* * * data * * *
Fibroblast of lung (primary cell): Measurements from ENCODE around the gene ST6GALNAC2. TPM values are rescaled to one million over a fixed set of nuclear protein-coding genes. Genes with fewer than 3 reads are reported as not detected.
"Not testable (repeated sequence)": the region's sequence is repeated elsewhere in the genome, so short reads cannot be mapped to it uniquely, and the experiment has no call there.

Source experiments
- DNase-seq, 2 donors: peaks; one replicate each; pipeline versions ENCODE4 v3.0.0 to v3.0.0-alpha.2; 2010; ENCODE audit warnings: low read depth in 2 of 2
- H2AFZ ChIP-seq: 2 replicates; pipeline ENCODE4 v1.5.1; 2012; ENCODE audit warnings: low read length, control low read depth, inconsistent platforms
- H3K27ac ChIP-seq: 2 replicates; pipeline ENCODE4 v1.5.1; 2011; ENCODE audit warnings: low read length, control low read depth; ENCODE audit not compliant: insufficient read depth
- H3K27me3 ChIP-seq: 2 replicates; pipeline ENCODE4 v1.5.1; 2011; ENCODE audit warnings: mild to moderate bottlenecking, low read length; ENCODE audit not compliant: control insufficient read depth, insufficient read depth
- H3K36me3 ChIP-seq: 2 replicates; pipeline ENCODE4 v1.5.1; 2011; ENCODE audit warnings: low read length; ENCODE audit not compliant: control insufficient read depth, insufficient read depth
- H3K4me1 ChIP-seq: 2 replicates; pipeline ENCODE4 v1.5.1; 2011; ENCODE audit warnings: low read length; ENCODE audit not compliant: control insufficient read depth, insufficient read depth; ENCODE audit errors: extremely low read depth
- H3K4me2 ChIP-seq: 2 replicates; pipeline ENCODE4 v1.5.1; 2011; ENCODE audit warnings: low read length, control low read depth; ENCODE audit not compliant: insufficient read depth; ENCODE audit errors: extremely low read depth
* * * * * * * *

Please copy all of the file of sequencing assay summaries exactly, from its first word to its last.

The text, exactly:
Fibroblast of lung (primary cell): Measurements from ENCODE around the gene ST6GALNAC2. TPM values are rescaled to one million over a fixed set of nuclear protein-coding genes. Genes with fewer than 3 reads are reported as not detected.
"Not testable (repeated sequence)": the region's sequence is repeated elsewhere in the genome, so short reads cannot be mapped to it uniquely, and the experiment has no call there.

Source experiments
- DNase-seq, 2 donors: peaks; one replicate each; pipeline versions ENCODE4 v3.0.0 to v3.0.0-alpha.2; 2010; ENCODE audit warnings: low read depth in 2 of 2
- H2AFZ ChIP-seq: 2 replicates; pipeline ENCODE4 v1.5.1; 2012; ENCODE audit warnings: low read length, control low read depth, inconsistent platforms
- H3K27ac ChIP-seq: 2 replicates; pipeline ENCODE4 v1.5.1; 2011; ENCODE audit warnings: low read length, control low read depth; ENCODE audit not compliant: insufficient read depth
- H3K27me3 ChIP-seq: 2 replicates; pipeline ENCODE4 v1.5.1; 2011; ENCODE audit warnings: mild to moderate bottlenecking, low read length; ENCODE audit not compliant: control insufficient read depth, insufficient read depth
- H3K36me3 ChIP-seq: 2 replicates; pipeline ENCODE4 v1.5.1; 2011; ENCODE audit warnings: low read length; ENCODE audit not compliant: control insufficient read depth, insufficient read depth
- H3K4me1 ChIP-seq: 2 replicates; pipeline ENCODE4 v1.5.1; 2011; ENCODE audit warnings: low read length; ENCODE audit not compliant: control insufficient read depth, insufficient read depth; ENCODE audit errors: extremely low read depth
- H3K4me2 ChIP-seq: 2 replicates; pipeline ENCODE4 v1.5.1; 2011; ENCODE audit warnings: low read length, control low read depth; ENCODE audit not compliant: insufficient read depth; ENCODE audit errors: extremely low read depth